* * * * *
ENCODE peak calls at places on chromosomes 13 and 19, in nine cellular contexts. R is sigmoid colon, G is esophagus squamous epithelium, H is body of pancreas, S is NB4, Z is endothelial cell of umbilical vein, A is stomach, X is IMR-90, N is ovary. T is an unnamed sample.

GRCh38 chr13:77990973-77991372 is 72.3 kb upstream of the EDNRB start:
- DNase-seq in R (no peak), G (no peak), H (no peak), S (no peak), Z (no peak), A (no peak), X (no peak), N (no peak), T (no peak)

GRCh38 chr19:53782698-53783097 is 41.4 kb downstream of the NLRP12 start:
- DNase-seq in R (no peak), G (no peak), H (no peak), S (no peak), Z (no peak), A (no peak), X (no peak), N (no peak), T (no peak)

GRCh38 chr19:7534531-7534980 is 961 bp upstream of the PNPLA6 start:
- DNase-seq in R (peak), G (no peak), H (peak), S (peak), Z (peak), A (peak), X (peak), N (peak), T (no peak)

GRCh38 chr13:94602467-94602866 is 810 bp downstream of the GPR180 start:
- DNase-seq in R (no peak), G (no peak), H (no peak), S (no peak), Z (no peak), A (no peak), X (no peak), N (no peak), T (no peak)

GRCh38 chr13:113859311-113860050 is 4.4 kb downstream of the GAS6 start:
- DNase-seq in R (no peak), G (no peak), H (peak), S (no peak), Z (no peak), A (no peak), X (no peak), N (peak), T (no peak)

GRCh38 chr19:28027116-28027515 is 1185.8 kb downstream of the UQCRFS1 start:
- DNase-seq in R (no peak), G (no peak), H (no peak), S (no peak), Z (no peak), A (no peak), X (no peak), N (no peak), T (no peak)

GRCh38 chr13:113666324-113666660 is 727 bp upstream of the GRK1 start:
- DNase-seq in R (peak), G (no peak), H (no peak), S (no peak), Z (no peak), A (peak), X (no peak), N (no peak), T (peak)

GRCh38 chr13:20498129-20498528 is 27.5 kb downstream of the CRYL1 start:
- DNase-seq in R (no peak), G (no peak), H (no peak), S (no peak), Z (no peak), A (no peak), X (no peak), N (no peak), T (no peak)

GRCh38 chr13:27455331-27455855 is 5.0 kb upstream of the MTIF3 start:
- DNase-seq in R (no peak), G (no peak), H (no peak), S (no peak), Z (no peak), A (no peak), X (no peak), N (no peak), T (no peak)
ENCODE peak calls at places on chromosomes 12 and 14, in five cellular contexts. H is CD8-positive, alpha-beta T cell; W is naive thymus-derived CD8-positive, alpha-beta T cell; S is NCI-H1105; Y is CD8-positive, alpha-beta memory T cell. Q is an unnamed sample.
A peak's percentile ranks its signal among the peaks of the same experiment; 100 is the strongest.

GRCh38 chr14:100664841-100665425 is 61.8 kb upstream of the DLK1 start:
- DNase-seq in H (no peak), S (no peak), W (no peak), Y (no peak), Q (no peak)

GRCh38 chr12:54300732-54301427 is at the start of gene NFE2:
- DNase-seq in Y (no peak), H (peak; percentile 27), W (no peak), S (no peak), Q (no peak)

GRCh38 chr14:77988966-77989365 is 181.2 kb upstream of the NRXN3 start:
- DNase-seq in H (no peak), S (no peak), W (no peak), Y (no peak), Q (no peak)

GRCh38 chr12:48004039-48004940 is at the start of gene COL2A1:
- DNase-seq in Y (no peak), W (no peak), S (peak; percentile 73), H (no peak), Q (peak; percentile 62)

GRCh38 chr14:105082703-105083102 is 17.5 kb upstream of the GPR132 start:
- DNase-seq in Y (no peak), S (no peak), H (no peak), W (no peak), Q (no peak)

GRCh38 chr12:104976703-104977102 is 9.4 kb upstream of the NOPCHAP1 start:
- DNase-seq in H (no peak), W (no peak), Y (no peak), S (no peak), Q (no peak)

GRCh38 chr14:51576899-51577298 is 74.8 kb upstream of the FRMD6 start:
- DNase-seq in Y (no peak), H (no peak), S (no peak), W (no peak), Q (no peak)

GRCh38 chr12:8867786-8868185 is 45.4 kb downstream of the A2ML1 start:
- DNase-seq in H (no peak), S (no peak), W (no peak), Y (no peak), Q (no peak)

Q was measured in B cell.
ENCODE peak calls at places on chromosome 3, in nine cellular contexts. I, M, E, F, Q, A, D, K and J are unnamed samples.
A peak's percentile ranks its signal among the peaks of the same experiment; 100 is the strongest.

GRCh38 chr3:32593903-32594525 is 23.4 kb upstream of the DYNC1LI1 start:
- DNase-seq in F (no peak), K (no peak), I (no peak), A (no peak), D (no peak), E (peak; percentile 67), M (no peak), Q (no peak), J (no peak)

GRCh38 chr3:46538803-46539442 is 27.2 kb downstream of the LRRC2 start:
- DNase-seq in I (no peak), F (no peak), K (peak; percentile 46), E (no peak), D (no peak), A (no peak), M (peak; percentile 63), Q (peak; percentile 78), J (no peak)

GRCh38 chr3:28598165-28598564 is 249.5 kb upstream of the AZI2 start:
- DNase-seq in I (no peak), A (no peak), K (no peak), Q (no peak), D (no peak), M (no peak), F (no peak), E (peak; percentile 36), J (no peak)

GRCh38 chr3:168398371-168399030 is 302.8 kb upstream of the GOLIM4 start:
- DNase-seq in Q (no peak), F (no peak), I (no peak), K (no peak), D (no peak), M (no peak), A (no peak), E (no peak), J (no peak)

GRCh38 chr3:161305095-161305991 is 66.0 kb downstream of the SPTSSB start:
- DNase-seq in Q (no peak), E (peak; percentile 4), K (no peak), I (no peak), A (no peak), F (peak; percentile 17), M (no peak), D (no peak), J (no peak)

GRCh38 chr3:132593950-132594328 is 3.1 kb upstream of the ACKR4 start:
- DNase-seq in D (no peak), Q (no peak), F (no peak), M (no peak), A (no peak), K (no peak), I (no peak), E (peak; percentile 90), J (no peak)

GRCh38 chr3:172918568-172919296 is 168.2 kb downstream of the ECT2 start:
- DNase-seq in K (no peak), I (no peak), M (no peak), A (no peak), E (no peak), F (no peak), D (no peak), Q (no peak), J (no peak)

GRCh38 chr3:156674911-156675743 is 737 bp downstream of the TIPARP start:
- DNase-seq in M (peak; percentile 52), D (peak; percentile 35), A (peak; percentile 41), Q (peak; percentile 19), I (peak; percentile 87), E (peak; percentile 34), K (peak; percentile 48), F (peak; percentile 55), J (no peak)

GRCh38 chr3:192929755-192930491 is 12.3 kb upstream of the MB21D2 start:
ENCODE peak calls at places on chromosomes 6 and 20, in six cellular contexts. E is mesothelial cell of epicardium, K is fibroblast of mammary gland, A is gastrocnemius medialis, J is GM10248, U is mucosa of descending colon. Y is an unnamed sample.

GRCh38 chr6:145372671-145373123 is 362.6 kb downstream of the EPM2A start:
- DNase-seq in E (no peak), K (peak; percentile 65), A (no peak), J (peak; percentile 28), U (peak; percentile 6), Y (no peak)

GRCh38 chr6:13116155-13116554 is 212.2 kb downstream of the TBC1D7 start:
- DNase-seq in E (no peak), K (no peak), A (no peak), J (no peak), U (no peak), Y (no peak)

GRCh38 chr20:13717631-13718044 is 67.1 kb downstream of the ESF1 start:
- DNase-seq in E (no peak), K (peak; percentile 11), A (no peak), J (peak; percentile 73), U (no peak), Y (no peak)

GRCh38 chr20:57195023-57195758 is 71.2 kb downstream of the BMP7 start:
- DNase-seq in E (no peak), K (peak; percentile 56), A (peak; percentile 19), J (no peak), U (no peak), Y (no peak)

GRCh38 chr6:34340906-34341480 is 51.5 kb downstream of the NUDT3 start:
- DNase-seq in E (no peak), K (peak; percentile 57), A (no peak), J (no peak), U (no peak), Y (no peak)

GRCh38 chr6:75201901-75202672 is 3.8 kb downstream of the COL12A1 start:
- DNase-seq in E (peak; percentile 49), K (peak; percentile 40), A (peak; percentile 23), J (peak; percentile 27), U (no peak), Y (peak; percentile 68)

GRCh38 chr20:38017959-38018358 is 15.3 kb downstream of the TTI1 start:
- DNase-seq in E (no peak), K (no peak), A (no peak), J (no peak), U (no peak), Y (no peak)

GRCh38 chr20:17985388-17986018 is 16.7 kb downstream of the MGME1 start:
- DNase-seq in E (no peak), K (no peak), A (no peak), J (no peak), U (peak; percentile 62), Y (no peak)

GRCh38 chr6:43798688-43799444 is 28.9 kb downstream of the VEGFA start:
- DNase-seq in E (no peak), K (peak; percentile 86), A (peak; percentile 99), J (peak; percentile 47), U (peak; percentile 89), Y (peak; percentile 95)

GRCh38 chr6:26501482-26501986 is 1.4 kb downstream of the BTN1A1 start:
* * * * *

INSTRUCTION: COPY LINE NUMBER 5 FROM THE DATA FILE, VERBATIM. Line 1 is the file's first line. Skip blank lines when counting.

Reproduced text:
- DNase-seq in R (no peak), G (no peak), H (no peak), S (no peak), Z (no peak), A (no peak), X (no peak), N (no peak), T (no peak)